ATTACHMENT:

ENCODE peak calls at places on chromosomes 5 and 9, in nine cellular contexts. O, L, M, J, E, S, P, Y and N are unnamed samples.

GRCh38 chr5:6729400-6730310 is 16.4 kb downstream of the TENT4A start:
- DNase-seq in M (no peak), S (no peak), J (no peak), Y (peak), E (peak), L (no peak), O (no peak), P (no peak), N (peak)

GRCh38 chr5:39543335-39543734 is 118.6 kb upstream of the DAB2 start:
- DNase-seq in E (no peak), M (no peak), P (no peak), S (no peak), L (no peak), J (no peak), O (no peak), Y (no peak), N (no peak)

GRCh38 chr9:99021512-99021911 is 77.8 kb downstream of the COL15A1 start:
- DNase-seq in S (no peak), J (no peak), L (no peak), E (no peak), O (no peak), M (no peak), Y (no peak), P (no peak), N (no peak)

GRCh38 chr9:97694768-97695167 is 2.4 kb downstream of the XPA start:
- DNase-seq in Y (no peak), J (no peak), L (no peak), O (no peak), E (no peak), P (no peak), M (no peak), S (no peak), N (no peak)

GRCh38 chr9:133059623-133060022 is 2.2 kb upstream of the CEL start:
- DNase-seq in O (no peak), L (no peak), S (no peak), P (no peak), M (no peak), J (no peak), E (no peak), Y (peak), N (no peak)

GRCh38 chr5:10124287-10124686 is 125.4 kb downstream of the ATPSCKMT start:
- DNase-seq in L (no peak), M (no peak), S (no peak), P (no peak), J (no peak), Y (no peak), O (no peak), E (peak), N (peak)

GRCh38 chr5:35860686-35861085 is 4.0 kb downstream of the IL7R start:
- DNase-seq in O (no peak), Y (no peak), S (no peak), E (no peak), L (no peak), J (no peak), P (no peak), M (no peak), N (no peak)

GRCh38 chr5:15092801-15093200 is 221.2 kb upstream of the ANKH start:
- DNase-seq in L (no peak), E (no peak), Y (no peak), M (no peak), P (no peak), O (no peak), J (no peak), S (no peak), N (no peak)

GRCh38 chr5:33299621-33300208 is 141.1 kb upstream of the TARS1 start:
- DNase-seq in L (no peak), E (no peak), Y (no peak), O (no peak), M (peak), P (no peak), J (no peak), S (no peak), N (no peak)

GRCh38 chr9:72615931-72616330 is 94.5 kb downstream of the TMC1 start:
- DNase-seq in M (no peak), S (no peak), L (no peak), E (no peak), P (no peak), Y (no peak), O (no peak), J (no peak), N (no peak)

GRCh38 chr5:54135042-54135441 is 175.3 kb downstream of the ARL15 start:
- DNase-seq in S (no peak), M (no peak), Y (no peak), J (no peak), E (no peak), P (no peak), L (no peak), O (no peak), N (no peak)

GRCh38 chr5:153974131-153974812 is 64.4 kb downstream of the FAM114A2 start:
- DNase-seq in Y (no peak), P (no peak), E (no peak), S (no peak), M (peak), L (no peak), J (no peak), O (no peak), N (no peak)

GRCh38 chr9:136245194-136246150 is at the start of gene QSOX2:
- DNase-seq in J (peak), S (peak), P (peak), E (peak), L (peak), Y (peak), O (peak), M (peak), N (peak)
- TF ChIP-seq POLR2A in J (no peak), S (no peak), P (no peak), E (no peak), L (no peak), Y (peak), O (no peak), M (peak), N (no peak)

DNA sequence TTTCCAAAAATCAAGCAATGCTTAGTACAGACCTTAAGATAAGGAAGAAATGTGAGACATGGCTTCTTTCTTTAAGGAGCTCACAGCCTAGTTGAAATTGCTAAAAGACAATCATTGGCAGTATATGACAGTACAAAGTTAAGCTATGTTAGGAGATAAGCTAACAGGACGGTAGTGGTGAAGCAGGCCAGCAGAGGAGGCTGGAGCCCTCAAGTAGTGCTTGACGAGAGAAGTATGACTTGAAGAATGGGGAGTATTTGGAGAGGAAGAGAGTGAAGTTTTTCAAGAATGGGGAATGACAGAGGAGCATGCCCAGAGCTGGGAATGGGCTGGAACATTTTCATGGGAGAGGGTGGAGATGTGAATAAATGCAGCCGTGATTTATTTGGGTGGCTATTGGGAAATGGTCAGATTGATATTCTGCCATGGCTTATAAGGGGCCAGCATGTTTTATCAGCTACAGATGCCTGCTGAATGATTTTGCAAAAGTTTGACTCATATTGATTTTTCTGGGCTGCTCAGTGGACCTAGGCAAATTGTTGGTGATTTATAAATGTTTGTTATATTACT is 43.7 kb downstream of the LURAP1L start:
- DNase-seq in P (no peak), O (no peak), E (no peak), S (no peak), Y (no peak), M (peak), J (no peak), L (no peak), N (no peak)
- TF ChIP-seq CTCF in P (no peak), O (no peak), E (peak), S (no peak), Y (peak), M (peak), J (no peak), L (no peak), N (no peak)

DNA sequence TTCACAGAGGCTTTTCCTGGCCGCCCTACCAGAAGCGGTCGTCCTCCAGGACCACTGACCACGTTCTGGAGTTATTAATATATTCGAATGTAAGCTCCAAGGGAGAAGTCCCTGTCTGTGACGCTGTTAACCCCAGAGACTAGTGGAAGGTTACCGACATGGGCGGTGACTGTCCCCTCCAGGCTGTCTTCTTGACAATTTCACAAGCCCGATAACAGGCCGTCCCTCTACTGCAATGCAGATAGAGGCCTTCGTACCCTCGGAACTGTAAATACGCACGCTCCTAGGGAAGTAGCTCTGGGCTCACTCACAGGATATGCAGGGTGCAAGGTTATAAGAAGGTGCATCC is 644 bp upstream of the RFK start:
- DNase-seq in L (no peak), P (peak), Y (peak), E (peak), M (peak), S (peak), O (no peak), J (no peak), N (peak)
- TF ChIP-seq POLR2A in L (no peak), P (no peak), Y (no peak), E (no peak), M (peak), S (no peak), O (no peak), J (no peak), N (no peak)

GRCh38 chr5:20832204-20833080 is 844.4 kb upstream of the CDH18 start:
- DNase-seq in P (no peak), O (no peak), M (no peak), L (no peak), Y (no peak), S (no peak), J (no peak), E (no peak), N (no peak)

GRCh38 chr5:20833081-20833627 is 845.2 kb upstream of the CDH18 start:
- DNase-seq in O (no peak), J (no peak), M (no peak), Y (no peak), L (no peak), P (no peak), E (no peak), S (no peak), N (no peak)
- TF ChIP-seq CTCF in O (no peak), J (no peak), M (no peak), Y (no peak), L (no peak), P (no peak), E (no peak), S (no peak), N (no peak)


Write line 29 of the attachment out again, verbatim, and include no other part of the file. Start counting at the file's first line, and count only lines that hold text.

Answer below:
DNA sequence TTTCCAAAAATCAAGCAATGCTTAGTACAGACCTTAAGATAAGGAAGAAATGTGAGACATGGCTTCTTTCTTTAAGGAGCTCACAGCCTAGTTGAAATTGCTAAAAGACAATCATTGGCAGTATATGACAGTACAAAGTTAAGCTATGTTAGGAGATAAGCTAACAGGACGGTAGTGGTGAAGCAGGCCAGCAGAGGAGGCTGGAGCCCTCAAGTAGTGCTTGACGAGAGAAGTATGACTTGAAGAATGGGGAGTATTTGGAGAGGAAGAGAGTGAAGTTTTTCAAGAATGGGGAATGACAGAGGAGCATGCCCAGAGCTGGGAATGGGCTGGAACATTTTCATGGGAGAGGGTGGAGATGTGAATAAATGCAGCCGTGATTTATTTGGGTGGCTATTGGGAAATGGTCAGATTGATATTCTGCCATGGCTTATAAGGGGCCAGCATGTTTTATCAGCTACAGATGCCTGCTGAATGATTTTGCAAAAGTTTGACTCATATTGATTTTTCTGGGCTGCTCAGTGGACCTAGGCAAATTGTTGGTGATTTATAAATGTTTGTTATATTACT is 43.7 kb downstream of the LURAP1L start: